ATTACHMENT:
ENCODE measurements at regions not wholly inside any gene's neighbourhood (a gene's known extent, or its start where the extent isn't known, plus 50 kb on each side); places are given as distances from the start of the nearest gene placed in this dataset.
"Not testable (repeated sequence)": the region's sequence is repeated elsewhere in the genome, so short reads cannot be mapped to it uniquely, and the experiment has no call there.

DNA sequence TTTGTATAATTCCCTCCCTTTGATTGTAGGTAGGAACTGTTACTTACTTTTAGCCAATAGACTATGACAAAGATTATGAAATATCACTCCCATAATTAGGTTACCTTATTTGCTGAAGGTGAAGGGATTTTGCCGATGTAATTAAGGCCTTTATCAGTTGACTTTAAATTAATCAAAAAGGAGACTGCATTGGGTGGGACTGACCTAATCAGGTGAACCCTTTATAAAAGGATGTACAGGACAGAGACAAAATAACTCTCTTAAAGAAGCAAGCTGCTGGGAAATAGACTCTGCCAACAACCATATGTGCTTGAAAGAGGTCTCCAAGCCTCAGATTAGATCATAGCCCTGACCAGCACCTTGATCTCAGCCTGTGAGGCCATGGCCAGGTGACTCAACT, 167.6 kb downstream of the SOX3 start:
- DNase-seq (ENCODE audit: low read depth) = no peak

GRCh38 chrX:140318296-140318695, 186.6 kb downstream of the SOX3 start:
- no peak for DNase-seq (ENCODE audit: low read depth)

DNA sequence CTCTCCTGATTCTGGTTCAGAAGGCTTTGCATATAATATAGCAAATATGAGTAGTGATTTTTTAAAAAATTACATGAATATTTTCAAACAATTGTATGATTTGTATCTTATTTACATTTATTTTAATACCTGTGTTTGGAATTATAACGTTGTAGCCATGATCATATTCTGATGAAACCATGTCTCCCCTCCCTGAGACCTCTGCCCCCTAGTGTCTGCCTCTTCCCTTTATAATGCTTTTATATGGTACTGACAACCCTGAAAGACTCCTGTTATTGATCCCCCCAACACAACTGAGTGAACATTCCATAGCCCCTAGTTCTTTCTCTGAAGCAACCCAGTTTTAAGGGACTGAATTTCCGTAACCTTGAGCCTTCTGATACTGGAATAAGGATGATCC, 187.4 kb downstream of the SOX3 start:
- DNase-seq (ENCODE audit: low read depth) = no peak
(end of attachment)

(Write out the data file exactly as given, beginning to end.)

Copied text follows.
ENCODE measurements at regions not wholly inside any gene's neighbourhood (a gene's known extent, or its start where the extent isn't known, plus 50 kb on each side); places are given as distances from the start of the nearest gene placed in this dataset.
"Not testable (repeated sequence)": the region's sequence is repeated elsewhere in the genome, so short reads cannot be mapped to it uniquely, and the experiment has no call there.

DNA sequence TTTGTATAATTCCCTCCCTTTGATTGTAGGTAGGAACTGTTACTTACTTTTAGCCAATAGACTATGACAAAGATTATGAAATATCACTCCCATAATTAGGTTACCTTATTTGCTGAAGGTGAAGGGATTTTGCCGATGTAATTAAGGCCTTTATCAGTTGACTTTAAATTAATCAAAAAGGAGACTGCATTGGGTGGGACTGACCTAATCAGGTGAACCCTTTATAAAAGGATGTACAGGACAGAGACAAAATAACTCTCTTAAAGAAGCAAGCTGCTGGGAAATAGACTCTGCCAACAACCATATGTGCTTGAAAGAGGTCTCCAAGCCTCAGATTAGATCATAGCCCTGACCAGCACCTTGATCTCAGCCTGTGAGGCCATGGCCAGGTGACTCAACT, 167.6 kb downstream of the SOX3 start:
- DNase-seq (ENCODE audit: low read depth) = no peak

GRCh38 chrX:140318296-140318695, 186.6 kb downstream of the SOX3 start:
- no peak for DNase-seq (ENCODE audit: low read depth)

DNA sequence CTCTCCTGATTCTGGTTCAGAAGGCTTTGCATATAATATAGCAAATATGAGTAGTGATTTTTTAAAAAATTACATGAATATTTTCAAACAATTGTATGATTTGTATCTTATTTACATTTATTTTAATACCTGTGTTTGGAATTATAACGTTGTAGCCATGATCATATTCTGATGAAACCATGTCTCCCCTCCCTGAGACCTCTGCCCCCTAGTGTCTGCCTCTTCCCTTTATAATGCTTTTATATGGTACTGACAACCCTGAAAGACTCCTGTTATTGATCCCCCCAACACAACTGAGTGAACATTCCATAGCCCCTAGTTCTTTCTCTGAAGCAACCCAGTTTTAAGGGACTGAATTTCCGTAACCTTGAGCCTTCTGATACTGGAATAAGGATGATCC, 187.4 kb downstream of the SOX3 start:
- DNase-seq (ENCODE audit: low read depth) = no peak